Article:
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    $\begingroup$ As a bonus, visually impaired students can feed the TeX to a screen reader, which (from what I've heard) seems to work much better than doing the same with the resulting PDF. $\endgroup$ – Christian Clason May 7 at 20:52
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I don't think it should be a base skill for students in general. Have held jobs in engineering, chemistry, military, and finance and never needed it. Nor did my colleagues.

Didn't need it for a thesis or science papers either. Just MS Word was fine. (I think I did enable the MSFT equation editor since it helps with typesetting sub and super scripts on same letters.)

Note, there may be areas of math or CS where it is more critical. But no reason why those who do need it, can't get it then. And even there, I suspect the "converts" will overemphasize the importance.

If you want general utility, I would push MSFT Office on the kids way before latex. Many jobs where those are very normal tools for white collar workers.

Also, I think you have to consider that time is limited and that many students aren't mastering core curriculum. Of course, lack of learning X, doesn't rule out trying to teach Y. But it should at least be a consideration. Also, time certainly is limited and the topics (not only math related) we might want to add into a curriculum are a "big set".

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    $\begingroup$ +1. I work in applied statistics research outside academia. I have never needed LaTeX for my work in the last 14 years. (I do write papers and my journal in LaTeX on the side as a relaxation and change from MS Word.) $\endgroup$ – Stephan Kolassa May 6 at 8:01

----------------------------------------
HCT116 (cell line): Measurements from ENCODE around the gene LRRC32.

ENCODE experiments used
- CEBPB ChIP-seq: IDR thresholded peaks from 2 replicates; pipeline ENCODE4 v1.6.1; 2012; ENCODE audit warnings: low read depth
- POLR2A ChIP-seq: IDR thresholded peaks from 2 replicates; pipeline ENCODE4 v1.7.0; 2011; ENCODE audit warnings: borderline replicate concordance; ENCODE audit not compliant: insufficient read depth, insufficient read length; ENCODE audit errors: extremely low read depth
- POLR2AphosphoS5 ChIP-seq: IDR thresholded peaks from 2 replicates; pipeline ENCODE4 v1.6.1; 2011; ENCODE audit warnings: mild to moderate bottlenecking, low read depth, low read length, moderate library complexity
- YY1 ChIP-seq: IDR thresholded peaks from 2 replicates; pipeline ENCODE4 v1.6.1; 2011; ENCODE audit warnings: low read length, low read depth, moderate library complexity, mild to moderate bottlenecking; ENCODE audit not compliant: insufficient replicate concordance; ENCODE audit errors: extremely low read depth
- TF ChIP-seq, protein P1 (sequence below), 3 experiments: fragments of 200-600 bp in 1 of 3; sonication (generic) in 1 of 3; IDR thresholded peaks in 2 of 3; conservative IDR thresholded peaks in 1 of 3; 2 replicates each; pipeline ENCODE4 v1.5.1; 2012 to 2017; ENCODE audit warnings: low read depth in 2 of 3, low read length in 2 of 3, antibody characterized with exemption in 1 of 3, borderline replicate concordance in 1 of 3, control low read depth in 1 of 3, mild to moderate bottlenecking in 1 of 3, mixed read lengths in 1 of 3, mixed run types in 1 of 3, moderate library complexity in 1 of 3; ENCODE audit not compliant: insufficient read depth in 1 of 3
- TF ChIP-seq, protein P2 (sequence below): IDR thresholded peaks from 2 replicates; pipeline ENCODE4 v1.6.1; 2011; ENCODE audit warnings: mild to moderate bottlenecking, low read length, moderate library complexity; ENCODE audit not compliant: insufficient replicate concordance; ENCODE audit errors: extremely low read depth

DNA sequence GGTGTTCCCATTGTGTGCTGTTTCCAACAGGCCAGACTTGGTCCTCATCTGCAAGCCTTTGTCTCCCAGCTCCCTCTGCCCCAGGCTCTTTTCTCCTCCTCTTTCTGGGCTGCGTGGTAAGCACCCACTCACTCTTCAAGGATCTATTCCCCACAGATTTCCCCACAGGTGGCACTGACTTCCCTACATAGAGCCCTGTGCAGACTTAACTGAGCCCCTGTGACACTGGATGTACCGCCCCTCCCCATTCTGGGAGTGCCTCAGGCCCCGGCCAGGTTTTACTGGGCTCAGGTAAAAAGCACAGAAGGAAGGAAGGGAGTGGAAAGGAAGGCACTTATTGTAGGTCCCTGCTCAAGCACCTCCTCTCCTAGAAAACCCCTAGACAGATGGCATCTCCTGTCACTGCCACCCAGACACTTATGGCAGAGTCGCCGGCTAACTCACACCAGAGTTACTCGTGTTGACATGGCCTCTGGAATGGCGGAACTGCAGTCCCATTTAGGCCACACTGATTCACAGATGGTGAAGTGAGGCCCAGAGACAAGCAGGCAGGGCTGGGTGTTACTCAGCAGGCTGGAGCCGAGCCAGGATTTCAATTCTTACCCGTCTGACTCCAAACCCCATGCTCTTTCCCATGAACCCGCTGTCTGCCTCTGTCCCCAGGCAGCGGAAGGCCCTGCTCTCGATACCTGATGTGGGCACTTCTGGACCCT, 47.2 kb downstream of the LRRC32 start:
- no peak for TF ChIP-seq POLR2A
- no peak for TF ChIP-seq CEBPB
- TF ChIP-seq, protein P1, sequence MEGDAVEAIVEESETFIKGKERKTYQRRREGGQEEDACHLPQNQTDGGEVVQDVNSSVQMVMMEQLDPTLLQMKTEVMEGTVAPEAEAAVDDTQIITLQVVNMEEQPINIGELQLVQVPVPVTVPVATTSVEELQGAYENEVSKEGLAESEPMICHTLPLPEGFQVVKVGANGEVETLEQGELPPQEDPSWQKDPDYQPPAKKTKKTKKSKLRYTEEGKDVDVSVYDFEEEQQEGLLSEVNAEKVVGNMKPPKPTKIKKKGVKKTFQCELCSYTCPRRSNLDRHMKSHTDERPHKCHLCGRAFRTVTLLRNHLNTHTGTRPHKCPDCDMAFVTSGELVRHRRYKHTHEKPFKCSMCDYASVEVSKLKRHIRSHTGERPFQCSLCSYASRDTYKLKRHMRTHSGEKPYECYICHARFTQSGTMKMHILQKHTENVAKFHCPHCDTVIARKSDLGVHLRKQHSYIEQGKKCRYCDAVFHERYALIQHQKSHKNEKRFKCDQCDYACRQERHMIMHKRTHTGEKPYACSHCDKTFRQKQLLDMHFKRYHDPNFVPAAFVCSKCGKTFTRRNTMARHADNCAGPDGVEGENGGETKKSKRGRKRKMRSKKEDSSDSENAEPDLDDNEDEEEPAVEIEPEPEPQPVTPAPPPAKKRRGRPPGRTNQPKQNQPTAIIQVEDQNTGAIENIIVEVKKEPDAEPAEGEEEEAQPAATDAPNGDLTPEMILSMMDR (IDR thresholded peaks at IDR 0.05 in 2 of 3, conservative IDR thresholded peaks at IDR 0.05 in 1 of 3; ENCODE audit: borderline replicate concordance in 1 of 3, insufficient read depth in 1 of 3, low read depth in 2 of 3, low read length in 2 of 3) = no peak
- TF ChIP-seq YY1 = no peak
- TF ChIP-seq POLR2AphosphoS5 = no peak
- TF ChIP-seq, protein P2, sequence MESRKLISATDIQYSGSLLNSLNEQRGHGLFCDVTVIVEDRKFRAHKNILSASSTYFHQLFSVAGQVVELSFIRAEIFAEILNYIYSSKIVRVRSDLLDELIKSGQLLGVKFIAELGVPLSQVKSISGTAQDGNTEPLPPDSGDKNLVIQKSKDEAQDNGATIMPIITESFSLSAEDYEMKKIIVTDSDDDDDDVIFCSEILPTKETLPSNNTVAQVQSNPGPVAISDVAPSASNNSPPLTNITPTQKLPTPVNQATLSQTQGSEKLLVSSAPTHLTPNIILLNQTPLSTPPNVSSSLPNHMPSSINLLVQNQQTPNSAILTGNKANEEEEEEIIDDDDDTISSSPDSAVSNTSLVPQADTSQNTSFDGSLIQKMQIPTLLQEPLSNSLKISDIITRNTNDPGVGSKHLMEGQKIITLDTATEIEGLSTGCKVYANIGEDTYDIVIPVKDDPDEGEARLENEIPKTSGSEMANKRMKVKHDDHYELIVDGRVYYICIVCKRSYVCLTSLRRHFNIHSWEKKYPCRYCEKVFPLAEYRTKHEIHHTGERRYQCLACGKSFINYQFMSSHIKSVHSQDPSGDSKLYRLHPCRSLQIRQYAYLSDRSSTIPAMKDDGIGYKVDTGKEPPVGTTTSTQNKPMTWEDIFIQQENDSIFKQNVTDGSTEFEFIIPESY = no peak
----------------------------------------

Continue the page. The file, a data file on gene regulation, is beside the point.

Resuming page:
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    $\begingroup$ I wonder if people perhaps do not recognize their need if they do not know a cure exists. Certainly, writing a thesis with WYSIWYG software is possible, and caring about the formatting and other problems in such documents is optional. In my experience people spend a lot more time on fixing and refixing problems in WYSIWYG than it would cost to learn the basics of using LaTeX. $\endgroup$ – hkBst May 6 at 13:59
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    $\begingroup$ @hkBst I think this might be a case of liking your hammer enough that everything begins to look like a nail. LaTeX automatically handles a great deal of formatting problems for particular formatting situations. However, if you step outside of those particular situations, wrestling with the automatic formatting to get what you want is often much more hassle than it's worth. For example, I work in a field where the primary objects of interest are typically the figures. I got so frustrated with LaTeX's automatic image placement that I stopped using it for presentations entirely. $\endgroup$ – probably_someone May 7 at 3:45
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    $\begingroup$ Very few things are truly irreplaceable. This is similar to arguing (as I've known older hobby programmers do) "I've only ever used notepad for programming and it was fine, there's no need for anything more complex". The argument shouldn't be that you absolutely need it, but that it makes life a great deal easier when writing papers later on. The question whether high school should prepare someone for university minutiae they could learn later is fair though. $\endgroup$ – Voo May 8 at 13:27
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This is clearly an opinion based question. I will answer based on my experience and opinion.

No, LaTeX should not be taught at high school. It is a skill that is costly to learn with essentially no benefit at high school level. Even at college level, it is not particularly useful. Homeworks are typically submitted handwritten which works perfectly fine. And for note taking LaTeX is far too slow.